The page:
Louisiana State Board Elections Give Boost to Common Core

By Andrew Ujifusa — October 26, 2015 1 min read
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After a turbulent two years in Louisiana, the Common Core State Standards got a helping hand from elections to the state school board that took place Oct. 24.

Of the eight seats that were up for election to the 11-member board, six were won by those who favor the common core, the New Orleans Times-Picayune reported. Two other seats are headed to runoff elections that will take place Nov. 21. Among the losers was board member Lottie Beebe, a member from the third district who has been a particularly vocal critic of the common core.

Beebe has sought to replace state Superintendent John White, who has vigorously backed the common core and the aligned Partnership for Assessment of Readiness for College and Careers (PARCC) exam in the face of opposition from GOP Gov. Bobby Jindal, the man who originally backed White for his job. With Saturday’s election results, White’s job appears to be safe for the moment.

However, two common-core opponents, U.S. GOP Sen. David Vitter and state Rep. John Bel Edwards, a Democrat, emerged from the state’s “jungle primary” (in which the top two candidates proceed to a subsequent election regardless of their party affiliation) on the same day. As I wrote in August, both Vitter and Edwards are opposed to the common core—more specifically, whichever one of them wins will have the power to pick three new members for the state school board.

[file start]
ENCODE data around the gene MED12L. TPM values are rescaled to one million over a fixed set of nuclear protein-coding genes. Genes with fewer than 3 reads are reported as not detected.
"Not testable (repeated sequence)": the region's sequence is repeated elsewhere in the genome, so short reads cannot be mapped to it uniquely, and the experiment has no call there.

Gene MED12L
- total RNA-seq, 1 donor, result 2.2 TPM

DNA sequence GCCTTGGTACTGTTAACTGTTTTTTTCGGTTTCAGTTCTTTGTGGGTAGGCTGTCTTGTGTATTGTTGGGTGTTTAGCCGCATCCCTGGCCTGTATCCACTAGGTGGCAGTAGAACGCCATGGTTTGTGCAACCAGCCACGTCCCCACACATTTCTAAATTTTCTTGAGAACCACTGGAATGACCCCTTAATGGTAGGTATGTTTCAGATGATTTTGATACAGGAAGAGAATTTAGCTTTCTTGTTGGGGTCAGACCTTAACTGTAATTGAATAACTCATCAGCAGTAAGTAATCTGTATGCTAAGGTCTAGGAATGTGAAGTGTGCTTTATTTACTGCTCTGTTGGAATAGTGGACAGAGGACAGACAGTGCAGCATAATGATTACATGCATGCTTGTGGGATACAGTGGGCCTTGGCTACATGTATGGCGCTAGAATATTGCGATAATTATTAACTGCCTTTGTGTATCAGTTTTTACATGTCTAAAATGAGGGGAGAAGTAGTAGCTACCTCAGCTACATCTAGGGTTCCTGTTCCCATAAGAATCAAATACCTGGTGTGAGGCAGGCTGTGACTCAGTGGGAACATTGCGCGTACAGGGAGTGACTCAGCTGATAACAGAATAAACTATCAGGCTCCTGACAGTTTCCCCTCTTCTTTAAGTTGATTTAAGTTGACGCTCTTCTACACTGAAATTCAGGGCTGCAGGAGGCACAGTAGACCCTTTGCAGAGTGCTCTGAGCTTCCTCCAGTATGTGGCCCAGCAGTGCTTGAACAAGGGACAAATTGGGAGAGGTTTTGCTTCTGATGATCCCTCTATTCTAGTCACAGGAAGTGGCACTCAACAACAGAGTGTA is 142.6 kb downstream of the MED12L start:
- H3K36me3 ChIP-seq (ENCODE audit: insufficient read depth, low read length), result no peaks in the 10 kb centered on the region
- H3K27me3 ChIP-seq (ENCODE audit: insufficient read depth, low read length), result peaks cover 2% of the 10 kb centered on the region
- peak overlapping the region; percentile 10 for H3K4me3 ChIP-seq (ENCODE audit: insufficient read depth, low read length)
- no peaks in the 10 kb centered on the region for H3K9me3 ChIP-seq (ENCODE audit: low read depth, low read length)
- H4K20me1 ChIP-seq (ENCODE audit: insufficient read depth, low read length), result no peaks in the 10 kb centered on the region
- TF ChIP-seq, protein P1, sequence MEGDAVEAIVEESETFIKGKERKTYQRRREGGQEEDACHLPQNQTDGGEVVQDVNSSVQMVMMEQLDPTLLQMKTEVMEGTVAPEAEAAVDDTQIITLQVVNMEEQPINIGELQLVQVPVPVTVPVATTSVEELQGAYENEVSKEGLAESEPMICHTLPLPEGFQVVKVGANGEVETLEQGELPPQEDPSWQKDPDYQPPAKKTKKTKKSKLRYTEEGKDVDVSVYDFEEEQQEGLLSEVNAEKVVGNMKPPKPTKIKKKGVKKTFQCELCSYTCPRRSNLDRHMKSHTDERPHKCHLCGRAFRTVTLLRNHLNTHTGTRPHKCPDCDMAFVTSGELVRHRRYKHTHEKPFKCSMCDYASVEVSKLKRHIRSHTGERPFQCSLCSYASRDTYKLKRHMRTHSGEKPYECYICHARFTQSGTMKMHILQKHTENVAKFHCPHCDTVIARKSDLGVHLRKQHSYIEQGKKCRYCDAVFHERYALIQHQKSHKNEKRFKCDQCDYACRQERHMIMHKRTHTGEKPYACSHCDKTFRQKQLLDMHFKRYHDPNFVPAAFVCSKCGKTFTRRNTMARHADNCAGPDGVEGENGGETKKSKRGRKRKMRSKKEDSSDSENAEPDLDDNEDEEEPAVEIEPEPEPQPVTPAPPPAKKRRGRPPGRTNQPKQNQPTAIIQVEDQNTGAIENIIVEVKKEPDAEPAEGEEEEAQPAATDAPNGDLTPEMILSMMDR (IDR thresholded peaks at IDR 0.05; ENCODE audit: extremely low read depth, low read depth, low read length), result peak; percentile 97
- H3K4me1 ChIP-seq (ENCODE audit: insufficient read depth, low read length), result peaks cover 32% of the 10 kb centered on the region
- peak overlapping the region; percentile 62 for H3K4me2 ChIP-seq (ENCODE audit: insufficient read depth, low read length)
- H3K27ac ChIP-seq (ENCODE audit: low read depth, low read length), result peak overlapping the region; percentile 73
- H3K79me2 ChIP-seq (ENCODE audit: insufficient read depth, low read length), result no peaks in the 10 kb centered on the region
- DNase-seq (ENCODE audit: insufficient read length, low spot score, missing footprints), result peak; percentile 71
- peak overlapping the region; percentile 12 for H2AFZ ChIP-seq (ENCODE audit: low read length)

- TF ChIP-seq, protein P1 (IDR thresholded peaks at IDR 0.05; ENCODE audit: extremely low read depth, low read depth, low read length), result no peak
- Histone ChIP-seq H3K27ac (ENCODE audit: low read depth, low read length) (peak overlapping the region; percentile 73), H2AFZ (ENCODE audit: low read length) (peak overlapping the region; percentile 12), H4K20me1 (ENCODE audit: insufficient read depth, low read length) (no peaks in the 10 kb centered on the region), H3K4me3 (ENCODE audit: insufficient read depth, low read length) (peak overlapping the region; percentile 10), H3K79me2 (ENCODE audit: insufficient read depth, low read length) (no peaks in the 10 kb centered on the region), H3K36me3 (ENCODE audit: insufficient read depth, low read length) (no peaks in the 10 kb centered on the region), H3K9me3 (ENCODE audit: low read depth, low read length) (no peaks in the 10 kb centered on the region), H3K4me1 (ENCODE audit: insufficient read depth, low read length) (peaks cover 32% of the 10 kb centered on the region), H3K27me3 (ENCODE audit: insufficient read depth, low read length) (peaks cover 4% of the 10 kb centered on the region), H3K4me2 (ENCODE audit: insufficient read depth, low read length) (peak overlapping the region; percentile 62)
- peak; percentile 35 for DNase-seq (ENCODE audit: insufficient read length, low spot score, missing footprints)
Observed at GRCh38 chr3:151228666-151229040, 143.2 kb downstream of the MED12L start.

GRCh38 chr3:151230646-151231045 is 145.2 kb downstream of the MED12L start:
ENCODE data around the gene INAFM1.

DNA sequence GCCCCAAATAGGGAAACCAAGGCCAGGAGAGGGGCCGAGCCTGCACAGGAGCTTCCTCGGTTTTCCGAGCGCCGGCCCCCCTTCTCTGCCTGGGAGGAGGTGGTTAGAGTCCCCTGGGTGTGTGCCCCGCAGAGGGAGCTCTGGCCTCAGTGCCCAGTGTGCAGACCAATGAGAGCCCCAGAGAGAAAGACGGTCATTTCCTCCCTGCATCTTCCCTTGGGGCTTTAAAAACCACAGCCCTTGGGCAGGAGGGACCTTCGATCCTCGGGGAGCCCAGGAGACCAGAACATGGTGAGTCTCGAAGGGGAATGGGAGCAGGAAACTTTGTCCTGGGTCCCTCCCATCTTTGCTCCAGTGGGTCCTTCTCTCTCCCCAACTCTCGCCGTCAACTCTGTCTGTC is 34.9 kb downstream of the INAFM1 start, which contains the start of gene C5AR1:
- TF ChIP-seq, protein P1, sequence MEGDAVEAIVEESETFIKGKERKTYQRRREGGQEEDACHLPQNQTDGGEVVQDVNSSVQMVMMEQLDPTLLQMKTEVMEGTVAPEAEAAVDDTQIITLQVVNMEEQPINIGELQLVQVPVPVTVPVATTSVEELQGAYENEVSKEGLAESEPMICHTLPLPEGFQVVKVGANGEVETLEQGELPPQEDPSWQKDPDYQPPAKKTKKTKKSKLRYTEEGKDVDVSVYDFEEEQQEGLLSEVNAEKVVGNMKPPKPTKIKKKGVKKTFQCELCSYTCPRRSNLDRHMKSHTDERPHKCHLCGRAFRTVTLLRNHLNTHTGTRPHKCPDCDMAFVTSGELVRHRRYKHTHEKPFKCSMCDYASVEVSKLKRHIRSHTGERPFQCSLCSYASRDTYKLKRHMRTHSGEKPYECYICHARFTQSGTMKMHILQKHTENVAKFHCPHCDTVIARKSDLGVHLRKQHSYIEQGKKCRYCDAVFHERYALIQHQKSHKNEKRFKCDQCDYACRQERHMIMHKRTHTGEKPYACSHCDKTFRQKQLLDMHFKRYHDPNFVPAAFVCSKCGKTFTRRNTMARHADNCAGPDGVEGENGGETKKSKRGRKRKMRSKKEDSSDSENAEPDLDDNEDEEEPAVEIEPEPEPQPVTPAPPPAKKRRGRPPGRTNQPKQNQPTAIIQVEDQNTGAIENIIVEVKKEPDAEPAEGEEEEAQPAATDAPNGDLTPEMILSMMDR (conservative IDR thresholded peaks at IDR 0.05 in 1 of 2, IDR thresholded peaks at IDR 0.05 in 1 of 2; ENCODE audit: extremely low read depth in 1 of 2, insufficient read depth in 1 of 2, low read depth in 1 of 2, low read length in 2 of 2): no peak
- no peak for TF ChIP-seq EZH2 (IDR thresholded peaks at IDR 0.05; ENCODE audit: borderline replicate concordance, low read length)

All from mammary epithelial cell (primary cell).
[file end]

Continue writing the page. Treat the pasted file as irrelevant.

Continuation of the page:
So while White appears to have a bulwark against a vote to fire him—it takes eight board members to vote to do that—he might face some continuing opposition from board members going forward.

On a related note, last week the state released results from the PARCC exam in English/language arts and math in grades 3-8. The percentage of students scoring in the two performance levels (“mastery” and “advanced”) ranged from 32 percent to 40 percent in E/LA, and from 22 percent to 37 percent in math. Click here to see detailed breakdowns of the scores by grade level, performance level, and more.

A version of this news article first appeared in the State EdWatch blog.